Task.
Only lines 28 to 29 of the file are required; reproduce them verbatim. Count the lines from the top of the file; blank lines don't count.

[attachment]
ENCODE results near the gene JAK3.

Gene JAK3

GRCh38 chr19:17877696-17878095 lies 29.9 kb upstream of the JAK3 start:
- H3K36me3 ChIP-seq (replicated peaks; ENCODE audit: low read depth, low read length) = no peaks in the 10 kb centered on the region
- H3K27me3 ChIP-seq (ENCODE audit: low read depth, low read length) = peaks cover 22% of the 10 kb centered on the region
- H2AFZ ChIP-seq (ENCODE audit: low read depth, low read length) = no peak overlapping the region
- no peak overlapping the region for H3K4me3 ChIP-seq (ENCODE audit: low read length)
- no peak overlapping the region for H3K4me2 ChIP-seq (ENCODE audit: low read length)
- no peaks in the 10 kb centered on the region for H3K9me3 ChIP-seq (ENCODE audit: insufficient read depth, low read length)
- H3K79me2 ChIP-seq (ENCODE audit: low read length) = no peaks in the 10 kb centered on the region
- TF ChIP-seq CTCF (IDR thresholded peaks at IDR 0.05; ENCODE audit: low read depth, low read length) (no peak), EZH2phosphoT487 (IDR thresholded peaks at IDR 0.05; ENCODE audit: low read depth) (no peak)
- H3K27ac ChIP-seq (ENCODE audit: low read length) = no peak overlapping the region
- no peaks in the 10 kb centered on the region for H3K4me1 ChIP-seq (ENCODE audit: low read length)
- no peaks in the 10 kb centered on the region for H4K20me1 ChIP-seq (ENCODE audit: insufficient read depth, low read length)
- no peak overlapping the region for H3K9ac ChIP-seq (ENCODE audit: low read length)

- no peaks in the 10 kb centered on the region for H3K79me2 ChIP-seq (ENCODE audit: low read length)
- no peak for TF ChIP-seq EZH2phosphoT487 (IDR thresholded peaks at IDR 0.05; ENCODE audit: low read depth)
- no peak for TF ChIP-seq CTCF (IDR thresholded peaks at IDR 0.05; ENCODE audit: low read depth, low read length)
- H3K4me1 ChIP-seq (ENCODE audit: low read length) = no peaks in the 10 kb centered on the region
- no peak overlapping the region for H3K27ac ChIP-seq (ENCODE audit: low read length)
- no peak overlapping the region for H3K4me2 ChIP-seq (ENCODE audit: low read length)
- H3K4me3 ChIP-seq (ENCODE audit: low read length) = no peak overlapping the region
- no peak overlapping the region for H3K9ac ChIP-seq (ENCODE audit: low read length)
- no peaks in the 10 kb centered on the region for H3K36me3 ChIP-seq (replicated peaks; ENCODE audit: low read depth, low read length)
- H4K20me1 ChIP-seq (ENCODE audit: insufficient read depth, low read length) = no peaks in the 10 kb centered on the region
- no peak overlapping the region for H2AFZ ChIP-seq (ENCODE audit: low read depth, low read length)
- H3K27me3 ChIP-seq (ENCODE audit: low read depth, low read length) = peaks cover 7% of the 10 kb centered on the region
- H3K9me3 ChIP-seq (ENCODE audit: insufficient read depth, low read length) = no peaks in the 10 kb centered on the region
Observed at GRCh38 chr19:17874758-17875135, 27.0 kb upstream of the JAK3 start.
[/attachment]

- H3K9me3 ChIP-seq (ENCODE audit: insufficient read depth, low read length) = no peaks in the 10 kb centered on the region
Observed at GRCh38 chr19:17874758-17875135, 27.0 kb upstream of the JAK3 start.